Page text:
Woman lying on street bench

Each year about 50 pedestrians are killed on Victoria’s roads and more than 600 are injured. About a quarter of the incidents occur at night in Melbourne’s inner city areas that are well known for their bars and nightlife.

In 2011, VicRoads engaged Currie to develop a strategy around increasing awareness among the 16-39 age group that walking while intoxicated is dangerous.

This campaign presented a number of challenges. Drinking is entrenched in Australian culture and a key part of socialising.  Walking while drunk is considered low risk and often the only option for getting home, when taxis are hard to get or public transport has finished for the night. Convincing pedestrians the issue needed to be taken seriously risked sounding prescriptive or alarmist. To properly address the issue, moreover, a whole of industry effort is required.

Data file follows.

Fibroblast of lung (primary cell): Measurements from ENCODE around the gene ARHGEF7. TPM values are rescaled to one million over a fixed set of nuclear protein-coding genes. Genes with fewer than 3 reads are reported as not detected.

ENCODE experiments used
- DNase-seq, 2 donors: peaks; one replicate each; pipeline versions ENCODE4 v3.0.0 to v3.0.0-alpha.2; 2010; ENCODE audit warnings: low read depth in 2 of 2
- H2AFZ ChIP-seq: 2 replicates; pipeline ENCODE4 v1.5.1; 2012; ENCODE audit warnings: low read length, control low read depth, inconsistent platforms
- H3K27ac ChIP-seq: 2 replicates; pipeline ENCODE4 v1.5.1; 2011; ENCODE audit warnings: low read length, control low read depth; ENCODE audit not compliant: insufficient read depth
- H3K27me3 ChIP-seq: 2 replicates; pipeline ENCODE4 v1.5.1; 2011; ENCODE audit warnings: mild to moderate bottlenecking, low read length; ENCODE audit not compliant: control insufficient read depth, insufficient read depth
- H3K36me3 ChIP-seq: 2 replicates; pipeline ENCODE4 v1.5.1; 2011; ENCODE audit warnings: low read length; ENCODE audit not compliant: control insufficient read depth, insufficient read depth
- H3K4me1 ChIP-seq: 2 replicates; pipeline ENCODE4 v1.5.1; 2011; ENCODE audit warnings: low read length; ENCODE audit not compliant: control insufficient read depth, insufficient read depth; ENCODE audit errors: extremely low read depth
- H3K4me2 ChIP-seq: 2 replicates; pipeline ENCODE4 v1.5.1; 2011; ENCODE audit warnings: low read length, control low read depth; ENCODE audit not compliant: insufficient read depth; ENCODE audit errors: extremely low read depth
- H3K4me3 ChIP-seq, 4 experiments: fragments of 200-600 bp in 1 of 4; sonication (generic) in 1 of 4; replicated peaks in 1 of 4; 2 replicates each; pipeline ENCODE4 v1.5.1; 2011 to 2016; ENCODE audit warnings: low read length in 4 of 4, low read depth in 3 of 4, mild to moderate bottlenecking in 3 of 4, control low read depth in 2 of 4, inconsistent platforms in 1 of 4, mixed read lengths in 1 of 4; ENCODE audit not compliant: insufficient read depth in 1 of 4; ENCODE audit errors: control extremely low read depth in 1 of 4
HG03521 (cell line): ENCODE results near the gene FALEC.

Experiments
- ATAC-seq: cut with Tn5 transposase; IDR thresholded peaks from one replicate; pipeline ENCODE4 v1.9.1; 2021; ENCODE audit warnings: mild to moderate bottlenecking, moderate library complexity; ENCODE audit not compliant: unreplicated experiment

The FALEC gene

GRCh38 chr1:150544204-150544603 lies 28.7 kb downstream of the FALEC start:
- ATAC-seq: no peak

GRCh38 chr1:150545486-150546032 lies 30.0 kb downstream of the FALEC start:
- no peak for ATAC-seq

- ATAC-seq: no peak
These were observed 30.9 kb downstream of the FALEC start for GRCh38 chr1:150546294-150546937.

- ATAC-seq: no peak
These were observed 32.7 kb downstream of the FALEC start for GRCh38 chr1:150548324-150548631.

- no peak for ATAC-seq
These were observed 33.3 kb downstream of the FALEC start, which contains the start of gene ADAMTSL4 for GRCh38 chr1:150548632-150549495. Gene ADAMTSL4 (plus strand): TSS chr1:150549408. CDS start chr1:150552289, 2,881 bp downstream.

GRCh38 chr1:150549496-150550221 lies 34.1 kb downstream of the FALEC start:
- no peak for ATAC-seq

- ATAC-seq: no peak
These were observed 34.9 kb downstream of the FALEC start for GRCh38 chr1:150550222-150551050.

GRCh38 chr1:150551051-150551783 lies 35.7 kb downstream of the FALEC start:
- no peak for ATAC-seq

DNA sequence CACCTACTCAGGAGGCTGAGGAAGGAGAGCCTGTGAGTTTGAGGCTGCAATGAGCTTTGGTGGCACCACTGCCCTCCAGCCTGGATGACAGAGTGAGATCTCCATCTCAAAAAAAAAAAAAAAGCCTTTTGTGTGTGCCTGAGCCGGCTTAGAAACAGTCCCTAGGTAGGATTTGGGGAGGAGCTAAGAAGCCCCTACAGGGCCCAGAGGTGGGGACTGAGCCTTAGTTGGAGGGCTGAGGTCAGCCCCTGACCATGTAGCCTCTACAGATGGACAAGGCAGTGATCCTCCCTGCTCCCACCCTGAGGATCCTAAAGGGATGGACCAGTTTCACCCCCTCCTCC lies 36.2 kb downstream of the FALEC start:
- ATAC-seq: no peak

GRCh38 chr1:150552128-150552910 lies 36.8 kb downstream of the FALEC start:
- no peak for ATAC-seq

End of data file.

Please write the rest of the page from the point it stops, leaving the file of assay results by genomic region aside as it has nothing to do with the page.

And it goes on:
The communications strategy included engagement with key councils and inner city bars, behaviour mapping in hotspots and working with VicRoads engineering team to understand the  infrastructure possibilities to protect intoxicated pedestrians. Currie also held focus groups with both inner city young people and those who live more than 10km from city.

We developed a campaign kit that VicRoads could build and adapt over a number of years. It included real life examples of incidents, case studies about creative ways communities are addressing the issue and collateral for licensed venues.